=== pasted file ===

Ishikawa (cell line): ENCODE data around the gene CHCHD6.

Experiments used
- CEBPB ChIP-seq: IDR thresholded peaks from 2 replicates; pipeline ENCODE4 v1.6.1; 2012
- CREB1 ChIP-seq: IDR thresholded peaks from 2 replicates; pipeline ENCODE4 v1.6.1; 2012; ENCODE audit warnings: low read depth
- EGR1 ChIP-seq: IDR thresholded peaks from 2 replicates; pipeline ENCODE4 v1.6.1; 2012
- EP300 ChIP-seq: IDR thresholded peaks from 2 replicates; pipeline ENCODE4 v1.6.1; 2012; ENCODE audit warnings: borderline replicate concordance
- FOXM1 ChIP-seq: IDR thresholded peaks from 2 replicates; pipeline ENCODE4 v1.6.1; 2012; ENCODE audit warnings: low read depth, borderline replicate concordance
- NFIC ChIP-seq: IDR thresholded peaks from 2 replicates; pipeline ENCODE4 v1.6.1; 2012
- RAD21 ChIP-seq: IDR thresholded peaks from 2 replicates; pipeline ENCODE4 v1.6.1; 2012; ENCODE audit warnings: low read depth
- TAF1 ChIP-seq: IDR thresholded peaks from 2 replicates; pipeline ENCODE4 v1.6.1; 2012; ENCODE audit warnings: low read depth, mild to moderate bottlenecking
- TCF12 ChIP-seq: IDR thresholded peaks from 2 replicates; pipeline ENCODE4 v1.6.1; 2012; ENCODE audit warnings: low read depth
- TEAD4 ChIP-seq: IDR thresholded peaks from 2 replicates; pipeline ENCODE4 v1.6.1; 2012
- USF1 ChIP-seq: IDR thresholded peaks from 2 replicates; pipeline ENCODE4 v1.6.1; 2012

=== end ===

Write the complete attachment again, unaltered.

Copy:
Ishikawa (cell line): ENCODE data around the gene CHCHD6.

Experiments used
- CEBPB ChIP-seq: IDR thresholded peaks from 2 replicates; pipeline ENCODE4 v1.6.1; 2012
- CREB1 ChIP-seq: IDR thresholded peaks from 2 replicates; pipeline ENCODE4 v1.6.1; 2012; ENCODE audit warnings: low read depth
- EGR1 ChIP-seq: IDR thresholded peaks from 2 replicates; pipeline ENCODE4 v1.6.1; 2012
- EP300 ChIP-seq: IDR thresholded peaks from 2 replicates; pipeline ENCODE4 v1.6.1; 2012; ENCODE audit warnings: borderline replicate concordance
- FOXM1 ChIP-seq: IDR thresholded peaks from 2 replicates; pipeline ENCODE4 v1.6.1; 2012; ENCODE audit warnings: low read depth, borderline replicate concordance
- NFIC ChIP-seq: IDR thresholded peaks from 2 replicates; pipeline ENCODE4 v1.6.1; 2012
- RAD21 ChIP-seq: IDR thresholded peaks from 2 replicates; pipeline ENCODE4 v1.6.1; 2012; ENCODE audit warnings: low read depth
- TAF1 ChIP-seq: IDR thresholded peaks from 2 replicates; pipeline ENCODE4 v1.6.1; 2012; ENCODE audit warnings: low read depth, mild to moderate bottlenecking
- TCF12 ChIP-seq: IDR thresholded peaks from 2 replicates; pipeline ENCODE4 v1.6.1; 2012; ENCODE audit warnings: low read depth
- TEAD4 ChIP-seq: IDR thresholded peaks from 2 replicates; pipeline ENCODE4 v1.6.1; 2012
- USF1 ChIP-seq: IDR thresholded peaks from 2 replicates; pipeline ENCODE4 v1.6.1; 2012